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How Smart Equipment Disposition Can Boost Your Bottom Line

Cindy Juhas copy

By Cindy Juhas

When healthcare equipment outlives its usefulness or is ready to be replaced by newer, better products, many hospital administrators face a dilemma. Should they store the old equipment, throw it out or could there possibly be third option that isn’t as wasteful – or even a revenue source?  

Donations are always a practical move, as is selling the old equipment. Both save on precious warehouse space that can cost thousands of dollars to maintain, with donations providing tax write-offs for the hospital and sales opening new revenue streams. Typically, this transition of equipment falls to the biomedical or facilities teams, but in today’s budget-conscious environment, many of those teams do not have the necessary staff, which makes this process even more difficult. 

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It’s a complex issue, but there are solutions. The first step is to assign a responsible person or department to oversee disposition. The next step is to formalize the disposition process across the healthcare system. This process should include the following: 

  • Decommissioning of equipment
  • Removal of any and all hazardous waste
  • Full cleaning of the device 
  • Removal of all proprietary and patient information

There are four “pathways” for decommissioned equipment to take: selling, donating, recycling or disposing. Each item must be assessed and set on the appropriate pathway, with each step being carefully documented – including a well-maintained inventory list. 

This can often be too much for one team to handle, which is why outsourced disposition companies have become a popular option for facility managers. Some national equipment distributors are using their expertise to offer solutions to this problem. 

The options offered typically include: 

Equipment Buy-Back: The facility will contact a healthcare equipment distributor or a company that specializes in equipment disposition. They evaluate the retired equipment, figure out how much the equipment is worth, and schedule a pick-up time. Typically, freight costs will not be charged for this service. 

Project-Based Equipment Swap: When a facility upgrading its equipment or expanding, the manufacturer or distributor that sold the equipment should be able to take the old equipment (for a nominal fee) at the same time they deliver the new items. If you think your old equipment has some value, call the same healthcare equipment distributor prior to them installing the new equipment and they will evaluate the old equipment. From there, they usually make a cash offer on any equipment that is viable for resale, dispose of or donate the rest, and schedule a time to make the swap.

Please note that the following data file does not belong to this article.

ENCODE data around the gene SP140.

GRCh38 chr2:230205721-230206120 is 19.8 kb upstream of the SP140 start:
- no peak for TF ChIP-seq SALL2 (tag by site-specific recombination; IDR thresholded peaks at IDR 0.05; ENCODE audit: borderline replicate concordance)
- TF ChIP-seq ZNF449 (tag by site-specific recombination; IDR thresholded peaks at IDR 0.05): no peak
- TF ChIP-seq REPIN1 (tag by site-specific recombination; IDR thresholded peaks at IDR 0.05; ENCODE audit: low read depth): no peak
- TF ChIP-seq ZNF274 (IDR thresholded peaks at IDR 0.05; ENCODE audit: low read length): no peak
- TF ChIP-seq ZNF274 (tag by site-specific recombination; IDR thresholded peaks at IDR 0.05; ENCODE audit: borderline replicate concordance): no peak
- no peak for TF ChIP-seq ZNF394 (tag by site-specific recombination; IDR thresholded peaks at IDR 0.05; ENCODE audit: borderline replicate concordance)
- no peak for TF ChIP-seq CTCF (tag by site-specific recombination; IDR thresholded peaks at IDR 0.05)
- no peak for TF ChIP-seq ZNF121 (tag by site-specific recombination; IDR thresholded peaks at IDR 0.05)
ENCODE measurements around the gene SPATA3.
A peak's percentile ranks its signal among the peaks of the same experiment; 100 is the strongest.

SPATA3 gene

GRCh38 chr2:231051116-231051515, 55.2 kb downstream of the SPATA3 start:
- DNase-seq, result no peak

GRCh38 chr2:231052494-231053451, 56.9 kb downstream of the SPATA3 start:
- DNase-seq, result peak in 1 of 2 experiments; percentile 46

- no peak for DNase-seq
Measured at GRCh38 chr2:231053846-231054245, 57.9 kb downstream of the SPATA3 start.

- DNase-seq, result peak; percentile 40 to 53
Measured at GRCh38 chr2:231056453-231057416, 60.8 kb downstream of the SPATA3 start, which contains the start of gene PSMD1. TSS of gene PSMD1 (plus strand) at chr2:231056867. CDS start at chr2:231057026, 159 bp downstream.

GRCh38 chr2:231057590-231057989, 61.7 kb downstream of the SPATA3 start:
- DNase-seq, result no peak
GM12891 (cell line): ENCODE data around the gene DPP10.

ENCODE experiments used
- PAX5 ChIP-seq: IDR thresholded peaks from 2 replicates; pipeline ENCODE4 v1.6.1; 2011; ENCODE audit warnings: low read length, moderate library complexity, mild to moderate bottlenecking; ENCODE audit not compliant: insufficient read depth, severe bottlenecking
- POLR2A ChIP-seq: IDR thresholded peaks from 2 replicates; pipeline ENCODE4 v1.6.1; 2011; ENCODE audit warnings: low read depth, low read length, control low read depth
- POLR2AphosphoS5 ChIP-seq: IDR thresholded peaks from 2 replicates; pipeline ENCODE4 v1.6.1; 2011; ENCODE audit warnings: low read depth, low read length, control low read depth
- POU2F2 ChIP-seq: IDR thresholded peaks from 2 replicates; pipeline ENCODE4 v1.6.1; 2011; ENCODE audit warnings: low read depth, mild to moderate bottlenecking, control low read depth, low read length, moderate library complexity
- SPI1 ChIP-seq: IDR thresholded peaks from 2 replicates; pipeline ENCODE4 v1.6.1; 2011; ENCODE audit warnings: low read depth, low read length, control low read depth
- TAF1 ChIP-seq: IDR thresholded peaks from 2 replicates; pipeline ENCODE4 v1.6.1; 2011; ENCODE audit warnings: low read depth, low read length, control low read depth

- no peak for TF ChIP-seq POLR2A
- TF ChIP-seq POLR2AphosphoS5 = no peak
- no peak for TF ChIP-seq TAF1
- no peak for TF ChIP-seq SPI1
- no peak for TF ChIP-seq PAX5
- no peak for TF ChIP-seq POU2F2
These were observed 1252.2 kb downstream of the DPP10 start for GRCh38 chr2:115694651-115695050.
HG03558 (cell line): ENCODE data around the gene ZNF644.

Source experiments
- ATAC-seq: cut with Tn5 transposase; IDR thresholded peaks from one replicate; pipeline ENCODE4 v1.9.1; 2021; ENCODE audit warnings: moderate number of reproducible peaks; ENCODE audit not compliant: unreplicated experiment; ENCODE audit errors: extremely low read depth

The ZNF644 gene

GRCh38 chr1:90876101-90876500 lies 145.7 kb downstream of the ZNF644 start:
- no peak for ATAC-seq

Full-Service Disposition Contract: Customized agreements with a healthcare equipment distributor or disposition company is a complete solution for all disposition needs that can include: customized periodical reports itemizing the disposition status and profit-sharing opportunities. The report, depending on the company, will let you know how each piece was handled and whether it was donated, recycled, disposed of properly, or if it was refurbished and sold, including all costs and profits.  

The best solutions for healthcare disposition involve a collaboration between supply chain leadership, facility department heads and a trusted third-party partner. With an outside company doing all the disposition leg work for the healthcare system, biomedical staff can focus on fixing and maintaining equipment that is still in use. This also saves them unnecessary warehousing costs while adding to the revenue stream. A healthcare system that has a buttoned-up disposition process will have an improved bottom line, as well as a more efficient and streamlined pathway to upgrade to the latest technologies.

Cindy Juhas is the Chief Strategy Officer of CME Corp. CME is a national distributor of healthcare equipment representing over 1,400 manufacturers and 1.2 million items. Along with providing the equipment, CME also offers unique services including logistics, warehousing, assembling, staging, delivery, installation, biomedical/technical and equipment disposition services for new facility and equipment replacement projects. Learn more at

The Editorial Team at Healthcare Business Today is made up of skilled healthcare writers and experts, led by our managing editor, Daniel Casciato, who has over 25 years of experience in healthcare writing. Since 1998, we have produced compelling and informative content for numerous publications, establishing ourselves as a trusted resource for health and wellness information. We offer readers access to fresh health, medicine, science, and technology developments and the latest in patient news, emphasizing how these developments affect our lives.

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